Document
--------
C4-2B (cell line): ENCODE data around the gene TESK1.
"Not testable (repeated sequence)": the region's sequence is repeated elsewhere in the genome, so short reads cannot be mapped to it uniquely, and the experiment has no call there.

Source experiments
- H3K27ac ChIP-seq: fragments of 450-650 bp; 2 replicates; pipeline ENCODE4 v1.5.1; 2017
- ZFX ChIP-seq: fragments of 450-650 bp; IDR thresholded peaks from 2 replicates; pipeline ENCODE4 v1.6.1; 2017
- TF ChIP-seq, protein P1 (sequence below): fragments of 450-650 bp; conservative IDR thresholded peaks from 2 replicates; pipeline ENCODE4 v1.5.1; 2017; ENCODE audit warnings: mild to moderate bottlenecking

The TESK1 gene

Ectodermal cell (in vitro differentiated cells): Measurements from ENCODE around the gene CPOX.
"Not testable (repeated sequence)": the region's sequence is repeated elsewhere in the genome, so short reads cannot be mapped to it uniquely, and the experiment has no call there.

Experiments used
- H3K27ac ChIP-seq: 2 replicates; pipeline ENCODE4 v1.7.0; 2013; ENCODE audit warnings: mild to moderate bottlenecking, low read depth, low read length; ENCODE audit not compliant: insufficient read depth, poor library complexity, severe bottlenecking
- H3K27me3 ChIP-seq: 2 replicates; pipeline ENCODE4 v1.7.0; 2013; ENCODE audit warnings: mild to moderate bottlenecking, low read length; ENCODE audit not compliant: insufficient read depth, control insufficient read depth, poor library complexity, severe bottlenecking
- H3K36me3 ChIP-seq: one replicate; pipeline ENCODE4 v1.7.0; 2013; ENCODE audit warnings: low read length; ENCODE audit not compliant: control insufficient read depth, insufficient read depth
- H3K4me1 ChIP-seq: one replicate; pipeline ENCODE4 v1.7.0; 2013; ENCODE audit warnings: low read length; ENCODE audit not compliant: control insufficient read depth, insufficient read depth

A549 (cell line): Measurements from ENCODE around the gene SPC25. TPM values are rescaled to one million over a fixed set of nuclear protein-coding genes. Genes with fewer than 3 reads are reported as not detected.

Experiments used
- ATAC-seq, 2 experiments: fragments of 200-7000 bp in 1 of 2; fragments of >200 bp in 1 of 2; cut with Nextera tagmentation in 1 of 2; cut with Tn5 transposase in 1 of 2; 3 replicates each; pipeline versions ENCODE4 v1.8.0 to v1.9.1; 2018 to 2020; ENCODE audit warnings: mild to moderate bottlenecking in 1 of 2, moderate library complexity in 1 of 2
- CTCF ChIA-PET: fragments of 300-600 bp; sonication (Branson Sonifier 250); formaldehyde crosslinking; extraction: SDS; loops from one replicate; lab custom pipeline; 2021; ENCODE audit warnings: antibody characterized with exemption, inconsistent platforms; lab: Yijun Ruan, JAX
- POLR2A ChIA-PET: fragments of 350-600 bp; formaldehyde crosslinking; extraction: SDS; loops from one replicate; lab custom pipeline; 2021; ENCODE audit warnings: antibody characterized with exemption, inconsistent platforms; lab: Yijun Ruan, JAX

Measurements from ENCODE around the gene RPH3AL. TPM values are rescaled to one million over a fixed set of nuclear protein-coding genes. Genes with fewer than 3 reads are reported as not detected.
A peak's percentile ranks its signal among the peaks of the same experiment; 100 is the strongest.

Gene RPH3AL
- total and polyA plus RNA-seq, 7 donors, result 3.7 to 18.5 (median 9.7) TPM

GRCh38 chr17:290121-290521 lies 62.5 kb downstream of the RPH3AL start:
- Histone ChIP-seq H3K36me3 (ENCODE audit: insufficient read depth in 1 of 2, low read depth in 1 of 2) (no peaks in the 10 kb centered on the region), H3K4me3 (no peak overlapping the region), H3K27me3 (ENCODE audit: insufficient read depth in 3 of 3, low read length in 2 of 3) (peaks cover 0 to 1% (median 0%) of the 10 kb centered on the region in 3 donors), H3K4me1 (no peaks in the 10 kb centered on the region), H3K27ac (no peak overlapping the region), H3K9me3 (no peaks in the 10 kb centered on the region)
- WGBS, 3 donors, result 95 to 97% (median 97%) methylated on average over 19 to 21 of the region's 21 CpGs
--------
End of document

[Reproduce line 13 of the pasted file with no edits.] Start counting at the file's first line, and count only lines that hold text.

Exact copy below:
- H3K36me3 ChIP-seq: one replicate; pipeline ENCODE4 v1.7.0; 2013; ENCODE audit warnings: low read length; ENCODE audit not compliant: control insufficient read depth, insufficient read depth